• How will revenues be addressed that are associated with the 30-day episode periods that receive payment under the current HH PPS but would not be paid under the HHGM? The proposed rule states that the change to 30-day episodes means that home health agencies will be better compensated. The HH PPS law requires both budget neutrality and standardized payment.
  • The proposed rule states that Table 55 contains “assumptions on behavioral responses.” Do these behavioral responses assume that revenue shortfalls under HHGM will be made up by providers? If so, how? Is there a justification for the “assumptions on behavioral responses”?
  • It is unclear what the projected total system value would be under CY 2017, CY 2018 (under current law), and CY2019 with the HHGM changes. The proposed rule states that the total system value would be reduced by $950 million in 2019 if the final rule is fully non-budget neutral, or $480 million if the rule is partially non-budget neutral, with the total reduction still being $950 million when fully implemented. This type of an analysis is exactly the type of analysis that the RFI is concerned with because it is bureaucratic and complex, and requires additional clarification in order for its plain meaning to be understood by providers.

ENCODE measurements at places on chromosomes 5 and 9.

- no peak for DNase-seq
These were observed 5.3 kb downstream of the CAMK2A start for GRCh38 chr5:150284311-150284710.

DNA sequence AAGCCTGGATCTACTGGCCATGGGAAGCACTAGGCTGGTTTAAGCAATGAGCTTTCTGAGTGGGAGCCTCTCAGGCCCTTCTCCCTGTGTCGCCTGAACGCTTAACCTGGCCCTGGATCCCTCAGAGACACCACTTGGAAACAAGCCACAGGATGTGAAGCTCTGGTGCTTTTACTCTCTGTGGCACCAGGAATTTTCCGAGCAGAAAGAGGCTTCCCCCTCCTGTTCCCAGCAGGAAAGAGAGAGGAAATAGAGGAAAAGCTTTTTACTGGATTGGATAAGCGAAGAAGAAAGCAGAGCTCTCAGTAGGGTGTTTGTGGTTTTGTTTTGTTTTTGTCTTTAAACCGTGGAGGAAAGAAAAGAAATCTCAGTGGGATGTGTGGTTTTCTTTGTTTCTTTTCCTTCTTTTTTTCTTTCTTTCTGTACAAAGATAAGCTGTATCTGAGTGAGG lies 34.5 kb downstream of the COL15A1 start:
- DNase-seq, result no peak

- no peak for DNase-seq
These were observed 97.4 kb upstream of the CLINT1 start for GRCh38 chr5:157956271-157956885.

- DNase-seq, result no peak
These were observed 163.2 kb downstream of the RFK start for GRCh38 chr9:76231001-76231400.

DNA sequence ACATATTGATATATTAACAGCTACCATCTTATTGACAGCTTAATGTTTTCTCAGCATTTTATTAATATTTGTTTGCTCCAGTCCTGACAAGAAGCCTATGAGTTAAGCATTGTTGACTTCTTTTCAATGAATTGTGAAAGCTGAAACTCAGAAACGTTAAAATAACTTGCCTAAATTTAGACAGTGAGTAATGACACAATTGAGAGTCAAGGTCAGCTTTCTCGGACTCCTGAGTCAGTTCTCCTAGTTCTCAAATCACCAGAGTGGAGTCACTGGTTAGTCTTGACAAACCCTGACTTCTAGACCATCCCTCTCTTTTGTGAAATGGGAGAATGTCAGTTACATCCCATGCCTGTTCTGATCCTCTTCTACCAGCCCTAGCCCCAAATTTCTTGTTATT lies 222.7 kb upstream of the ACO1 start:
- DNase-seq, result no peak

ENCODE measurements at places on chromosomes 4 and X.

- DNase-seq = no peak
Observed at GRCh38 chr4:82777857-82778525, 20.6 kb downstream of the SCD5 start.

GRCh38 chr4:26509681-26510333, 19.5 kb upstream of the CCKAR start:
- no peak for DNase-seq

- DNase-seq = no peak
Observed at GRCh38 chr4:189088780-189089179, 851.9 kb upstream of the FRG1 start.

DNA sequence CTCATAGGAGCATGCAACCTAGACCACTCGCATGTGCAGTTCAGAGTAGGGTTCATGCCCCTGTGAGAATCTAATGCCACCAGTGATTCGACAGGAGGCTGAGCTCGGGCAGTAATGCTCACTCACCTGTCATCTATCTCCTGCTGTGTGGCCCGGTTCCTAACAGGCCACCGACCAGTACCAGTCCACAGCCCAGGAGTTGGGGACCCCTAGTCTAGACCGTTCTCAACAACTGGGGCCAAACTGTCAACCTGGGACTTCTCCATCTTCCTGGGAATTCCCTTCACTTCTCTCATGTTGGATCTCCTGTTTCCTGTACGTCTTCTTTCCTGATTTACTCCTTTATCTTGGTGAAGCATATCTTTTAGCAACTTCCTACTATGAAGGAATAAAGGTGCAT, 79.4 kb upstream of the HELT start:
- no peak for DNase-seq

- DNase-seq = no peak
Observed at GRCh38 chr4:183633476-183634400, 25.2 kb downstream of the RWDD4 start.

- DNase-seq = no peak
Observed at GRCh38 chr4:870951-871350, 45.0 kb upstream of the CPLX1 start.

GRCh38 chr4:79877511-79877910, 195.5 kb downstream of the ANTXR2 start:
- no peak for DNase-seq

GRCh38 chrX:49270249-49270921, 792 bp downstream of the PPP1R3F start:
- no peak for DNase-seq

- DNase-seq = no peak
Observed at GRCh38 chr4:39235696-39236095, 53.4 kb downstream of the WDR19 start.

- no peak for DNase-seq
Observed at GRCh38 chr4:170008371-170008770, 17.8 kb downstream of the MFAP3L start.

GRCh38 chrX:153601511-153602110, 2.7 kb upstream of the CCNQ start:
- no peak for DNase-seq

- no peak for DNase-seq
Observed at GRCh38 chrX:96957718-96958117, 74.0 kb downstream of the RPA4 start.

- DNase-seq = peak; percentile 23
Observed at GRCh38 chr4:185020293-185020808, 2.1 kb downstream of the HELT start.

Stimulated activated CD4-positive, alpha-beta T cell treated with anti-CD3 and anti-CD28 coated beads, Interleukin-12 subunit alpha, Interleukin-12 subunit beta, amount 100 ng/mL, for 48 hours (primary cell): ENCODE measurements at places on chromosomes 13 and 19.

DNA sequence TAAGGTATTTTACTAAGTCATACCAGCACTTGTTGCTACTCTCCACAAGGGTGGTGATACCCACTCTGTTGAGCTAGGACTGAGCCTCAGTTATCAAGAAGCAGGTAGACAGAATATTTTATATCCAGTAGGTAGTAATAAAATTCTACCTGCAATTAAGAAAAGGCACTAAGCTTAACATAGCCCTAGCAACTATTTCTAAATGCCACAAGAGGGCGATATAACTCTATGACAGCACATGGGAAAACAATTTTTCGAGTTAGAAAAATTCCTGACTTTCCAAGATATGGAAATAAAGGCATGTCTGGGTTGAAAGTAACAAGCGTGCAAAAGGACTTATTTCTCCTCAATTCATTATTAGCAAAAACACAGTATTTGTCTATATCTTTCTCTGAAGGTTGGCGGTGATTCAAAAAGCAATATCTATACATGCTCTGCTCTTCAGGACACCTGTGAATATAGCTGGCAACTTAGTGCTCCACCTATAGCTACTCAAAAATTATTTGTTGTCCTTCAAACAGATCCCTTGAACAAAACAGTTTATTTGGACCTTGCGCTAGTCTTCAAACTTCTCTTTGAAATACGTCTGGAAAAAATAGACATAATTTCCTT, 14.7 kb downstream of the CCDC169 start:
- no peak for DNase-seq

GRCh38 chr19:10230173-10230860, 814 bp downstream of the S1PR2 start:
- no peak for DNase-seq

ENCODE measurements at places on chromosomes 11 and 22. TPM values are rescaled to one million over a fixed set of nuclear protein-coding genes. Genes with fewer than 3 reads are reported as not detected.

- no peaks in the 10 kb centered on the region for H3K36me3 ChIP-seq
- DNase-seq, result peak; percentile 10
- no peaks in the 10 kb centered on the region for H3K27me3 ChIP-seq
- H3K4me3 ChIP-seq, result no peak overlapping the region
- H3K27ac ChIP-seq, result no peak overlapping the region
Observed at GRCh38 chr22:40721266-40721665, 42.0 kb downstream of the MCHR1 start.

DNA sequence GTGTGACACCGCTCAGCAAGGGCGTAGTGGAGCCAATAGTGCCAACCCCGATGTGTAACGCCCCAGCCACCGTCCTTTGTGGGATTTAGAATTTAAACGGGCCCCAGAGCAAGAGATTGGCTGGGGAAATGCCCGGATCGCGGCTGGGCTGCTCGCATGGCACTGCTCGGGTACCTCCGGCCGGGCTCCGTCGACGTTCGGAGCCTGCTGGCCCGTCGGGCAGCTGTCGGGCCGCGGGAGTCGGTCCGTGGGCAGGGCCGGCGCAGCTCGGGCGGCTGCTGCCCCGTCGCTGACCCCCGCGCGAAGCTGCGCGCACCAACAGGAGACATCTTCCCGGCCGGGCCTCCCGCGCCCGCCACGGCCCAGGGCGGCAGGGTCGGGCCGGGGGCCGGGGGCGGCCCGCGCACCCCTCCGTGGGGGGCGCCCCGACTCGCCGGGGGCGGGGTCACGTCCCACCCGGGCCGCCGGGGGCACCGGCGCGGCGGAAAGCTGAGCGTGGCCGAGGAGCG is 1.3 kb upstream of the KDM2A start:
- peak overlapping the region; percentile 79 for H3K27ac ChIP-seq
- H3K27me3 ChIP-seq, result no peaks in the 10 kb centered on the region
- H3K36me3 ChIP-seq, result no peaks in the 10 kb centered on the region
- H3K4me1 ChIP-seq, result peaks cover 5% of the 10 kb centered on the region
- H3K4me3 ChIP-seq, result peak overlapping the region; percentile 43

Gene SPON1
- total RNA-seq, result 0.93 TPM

• The HHGM data set was based on 2013 claims data1 and does not account for the full 14 percent reduction implemented through the Affordable Care Act. Has an analysis been conducted on the impact HHGM would have on access to services going forward? In the CY 2014 Home Health Prospective Payment System Update Rule, CMS estimated that “approximately 40 percent of providers will have negative margins in CY 2017.” We are concerned that the cuts proposed by CMS would be unsustainable for many providers, particularly those in rural areas that are already struggling to provide beneficiaries with continued access to a benefit they depend on.

Additionally, Dombi and Myers are also concerned that: